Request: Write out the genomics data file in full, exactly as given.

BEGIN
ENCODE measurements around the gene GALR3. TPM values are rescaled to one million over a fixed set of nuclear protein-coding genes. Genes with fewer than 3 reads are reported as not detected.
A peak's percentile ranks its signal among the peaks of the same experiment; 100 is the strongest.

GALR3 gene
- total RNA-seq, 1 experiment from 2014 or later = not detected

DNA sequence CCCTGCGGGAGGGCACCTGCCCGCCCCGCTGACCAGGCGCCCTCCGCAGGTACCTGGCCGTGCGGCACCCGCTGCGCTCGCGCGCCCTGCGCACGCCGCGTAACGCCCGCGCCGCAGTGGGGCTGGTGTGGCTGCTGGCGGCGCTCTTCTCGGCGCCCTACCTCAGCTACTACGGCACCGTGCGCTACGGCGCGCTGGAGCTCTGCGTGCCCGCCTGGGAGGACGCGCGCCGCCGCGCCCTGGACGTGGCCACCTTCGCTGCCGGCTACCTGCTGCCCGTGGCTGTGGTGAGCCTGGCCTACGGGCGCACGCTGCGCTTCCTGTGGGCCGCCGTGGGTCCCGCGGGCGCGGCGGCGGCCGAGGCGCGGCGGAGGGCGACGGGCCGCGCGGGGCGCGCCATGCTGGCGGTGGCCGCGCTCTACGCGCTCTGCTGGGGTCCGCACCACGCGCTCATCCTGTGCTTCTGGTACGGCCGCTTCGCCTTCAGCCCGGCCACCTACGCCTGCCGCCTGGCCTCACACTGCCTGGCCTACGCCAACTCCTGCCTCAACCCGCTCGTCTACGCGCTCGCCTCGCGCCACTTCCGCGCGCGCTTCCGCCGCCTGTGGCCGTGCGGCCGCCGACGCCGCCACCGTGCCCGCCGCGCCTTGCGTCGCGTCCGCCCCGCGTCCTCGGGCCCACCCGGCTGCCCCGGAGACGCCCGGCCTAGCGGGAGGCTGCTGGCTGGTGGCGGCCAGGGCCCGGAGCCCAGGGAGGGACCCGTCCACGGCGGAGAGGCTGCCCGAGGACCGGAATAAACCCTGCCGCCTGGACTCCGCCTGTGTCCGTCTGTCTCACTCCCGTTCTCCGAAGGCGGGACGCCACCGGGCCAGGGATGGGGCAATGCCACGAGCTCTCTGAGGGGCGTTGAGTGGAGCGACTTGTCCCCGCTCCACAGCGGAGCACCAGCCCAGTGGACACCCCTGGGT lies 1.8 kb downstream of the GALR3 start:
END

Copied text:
ENCODE measurements around the gene GALR3. TPM values are rescaled to one million over a fixed set of nuclear protein-coding genes. Genes with fewer than 3 reads are reported as not detected.
A peak's percentile ranks its signal among the peaks of the same experiment; 100 is the strongest.

GALR3 gene
- total RNA-seq, 1 experiment from 2014 or later = not detected

DNA sequence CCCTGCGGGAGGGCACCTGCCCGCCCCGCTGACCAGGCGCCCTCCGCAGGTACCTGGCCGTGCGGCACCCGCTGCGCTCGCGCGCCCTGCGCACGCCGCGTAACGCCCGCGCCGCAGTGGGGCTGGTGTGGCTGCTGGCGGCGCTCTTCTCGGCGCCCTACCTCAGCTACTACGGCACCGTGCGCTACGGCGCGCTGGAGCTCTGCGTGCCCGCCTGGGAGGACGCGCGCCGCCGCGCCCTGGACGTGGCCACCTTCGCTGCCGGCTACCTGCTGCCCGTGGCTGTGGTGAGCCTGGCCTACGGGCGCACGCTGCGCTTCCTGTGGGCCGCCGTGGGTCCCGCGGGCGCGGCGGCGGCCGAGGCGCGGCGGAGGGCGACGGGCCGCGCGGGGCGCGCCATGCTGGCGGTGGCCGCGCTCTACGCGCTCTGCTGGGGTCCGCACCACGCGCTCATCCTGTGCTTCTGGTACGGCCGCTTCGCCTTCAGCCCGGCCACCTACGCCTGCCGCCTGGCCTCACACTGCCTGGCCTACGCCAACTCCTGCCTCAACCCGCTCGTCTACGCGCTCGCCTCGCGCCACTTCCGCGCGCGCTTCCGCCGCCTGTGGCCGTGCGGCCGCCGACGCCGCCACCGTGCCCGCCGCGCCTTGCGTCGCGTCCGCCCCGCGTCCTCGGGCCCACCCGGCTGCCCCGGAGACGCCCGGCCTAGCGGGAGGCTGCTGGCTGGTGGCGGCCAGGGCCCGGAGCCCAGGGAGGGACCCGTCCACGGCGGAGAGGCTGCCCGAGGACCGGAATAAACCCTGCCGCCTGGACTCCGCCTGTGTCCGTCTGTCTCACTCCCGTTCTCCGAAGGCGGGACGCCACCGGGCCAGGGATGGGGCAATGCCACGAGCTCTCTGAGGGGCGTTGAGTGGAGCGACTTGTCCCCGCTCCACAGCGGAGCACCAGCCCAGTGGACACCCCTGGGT lies 1.8 kb downstream of the GALR3 start: